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Monday, December 09, 2019 {{ new Date().getDay() }}

By Robyn Dixon, Los Angeles Times

JOHANNESBURG — At least eight people were killed Monday by a bomb blast at the School of Hygiene in the northern Nigeria city of Kano, with suspicion falling on the Islamist militant group Boko Haram.

Nigerian media reported a suicide bomber approached a line of students at the school before detonating the blast. At least 20 people were injured, with fears the death toll may rise.

Although no group immediately claimed responsibility, Boko Haram has targeted schools and tertiary institutions before because of its bitter opposition to secular education and schools where males and females study together.

Those killed and maimed Monday were new students who had lined up for a screening, local media reported. Kano’s School of Hygiene trains nurses, midwives, public health workers, and others.

Kano, a major West African trading hub, has not suffered as many attacks as towns and villages farther east and farther north, but there have nonetheless been regular attacks, including a bomb blast last month that killed six people.

Boko Haram has been active for more than a decade but stepped up its violent insurgency in 2009, with its attacks becoming increasingly ferocious, hitting civilians.

The group is most widely known internationally for its kidnapping this year of more than 300 schoolgirls from Chibok town near the border with Cameroon. Most of the girls are still being held, with hopes fading for their release. The Nigerian government has ruled out negotiations with what it views as terrorists, while the military has said it will not carry out an operation to free the girls because of the likely high casualties.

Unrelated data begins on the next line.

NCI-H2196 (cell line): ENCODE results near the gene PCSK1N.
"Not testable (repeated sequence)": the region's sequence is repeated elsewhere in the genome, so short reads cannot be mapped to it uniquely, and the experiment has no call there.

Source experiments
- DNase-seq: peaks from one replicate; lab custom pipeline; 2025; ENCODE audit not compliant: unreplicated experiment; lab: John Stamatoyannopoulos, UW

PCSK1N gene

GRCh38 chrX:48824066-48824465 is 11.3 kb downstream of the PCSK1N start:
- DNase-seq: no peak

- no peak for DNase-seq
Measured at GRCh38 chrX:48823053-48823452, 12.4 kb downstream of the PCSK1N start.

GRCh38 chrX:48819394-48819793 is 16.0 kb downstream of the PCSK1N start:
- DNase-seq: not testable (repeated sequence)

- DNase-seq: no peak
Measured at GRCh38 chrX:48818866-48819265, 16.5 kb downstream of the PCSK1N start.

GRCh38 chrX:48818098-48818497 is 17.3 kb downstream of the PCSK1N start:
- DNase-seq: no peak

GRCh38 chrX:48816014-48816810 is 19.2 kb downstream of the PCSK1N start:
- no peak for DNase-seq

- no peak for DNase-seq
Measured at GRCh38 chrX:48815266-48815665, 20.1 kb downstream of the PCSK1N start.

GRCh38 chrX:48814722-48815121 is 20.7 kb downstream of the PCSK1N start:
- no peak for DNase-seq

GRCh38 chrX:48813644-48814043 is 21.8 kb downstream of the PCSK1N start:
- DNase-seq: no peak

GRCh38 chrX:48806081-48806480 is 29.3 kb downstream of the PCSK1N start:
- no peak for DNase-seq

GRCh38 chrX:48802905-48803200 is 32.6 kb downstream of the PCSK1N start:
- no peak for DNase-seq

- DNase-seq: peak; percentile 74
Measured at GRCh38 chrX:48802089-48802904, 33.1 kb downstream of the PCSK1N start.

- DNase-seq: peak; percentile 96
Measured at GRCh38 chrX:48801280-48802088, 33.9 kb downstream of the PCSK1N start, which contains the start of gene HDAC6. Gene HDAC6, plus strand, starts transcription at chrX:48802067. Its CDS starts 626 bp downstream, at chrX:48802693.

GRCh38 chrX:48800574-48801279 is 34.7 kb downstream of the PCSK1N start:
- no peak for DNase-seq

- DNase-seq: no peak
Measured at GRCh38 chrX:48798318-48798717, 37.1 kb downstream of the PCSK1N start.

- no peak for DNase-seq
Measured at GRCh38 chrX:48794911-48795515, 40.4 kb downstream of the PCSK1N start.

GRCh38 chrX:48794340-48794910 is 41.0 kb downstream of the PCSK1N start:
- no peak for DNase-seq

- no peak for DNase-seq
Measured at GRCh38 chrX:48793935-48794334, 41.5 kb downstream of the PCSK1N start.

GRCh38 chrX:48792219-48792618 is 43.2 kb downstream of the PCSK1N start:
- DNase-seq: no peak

Kano police commissioner Adelenre Shinaba told journalists Monday’s attack occurred at 2:05 p.m. and appeared to have been a suicide bombing. One suspect has been apprehended, he said.

In recent times Nigeria has seen extremist attacks on villages, markets, bus stations, near churches, and in traffic jams. In some cases the militia targets Christians, but many of its victims in northern Nigeria have been Muslims.

Last week at least 21 people watching a World Cup soccer match at a public screening venue were killed in Damaturu, the capital of Yobe state.

The Islamists have recently used a horrifying tactic: They have entered villages and towns disguised as military personnel, with uniforms and armed personnel carriers, ordered men to assemble in a central place, and then opened fire with machine guns and heavy weapons.

This past weekend, at least 40 people were gunned down in villages near Chibok, Chuha A, Chuha B, and Korongilim.

AFP Photo

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